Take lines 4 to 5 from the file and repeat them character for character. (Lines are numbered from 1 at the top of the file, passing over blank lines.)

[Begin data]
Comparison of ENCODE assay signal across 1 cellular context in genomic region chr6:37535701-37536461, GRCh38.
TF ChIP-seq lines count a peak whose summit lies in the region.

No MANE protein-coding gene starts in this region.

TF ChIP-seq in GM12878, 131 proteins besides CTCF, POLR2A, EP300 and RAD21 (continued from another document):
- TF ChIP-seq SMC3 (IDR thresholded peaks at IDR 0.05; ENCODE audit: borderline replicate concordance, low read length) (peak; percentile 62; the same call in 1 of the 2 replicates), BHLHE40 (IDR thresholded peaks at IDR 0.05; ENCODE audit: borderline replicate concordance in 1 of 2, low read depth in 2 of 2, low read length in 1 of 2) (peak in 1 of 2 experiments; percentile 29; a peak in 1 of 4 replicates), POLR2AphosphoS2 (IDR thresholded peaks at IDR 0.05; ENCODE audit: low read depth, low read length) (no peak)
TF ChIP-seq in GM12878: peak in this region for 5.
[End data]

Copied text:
TF ChIP-seq in GM12878, 131 proteins besides CTCF, POLR2A, EP300 and RAD21 (continued from another document):
- TF ChIP-seq SMC3 (IDR thresholded peaks at IDR 0.05; ENCODE audit: borderline replicate concordance, low read length) (peak; percentile 62; the same call in 1 of the 2 replicates), BHLHE40 (IDR thresholded peaks at IDR 0.05; ENCODE audit: borderline replicate concordance in 1 of 2, low read depth in 2 of 2, low read length in 1 of 2) (peak in 1 of 2 experiments; percentile 29; a peak in 1 of 4 replicates), POLR2AphosphoS2 (IDR thresholded peaks at IDR 0.05; ENCODE audit: low read depth, low read length) (no peak)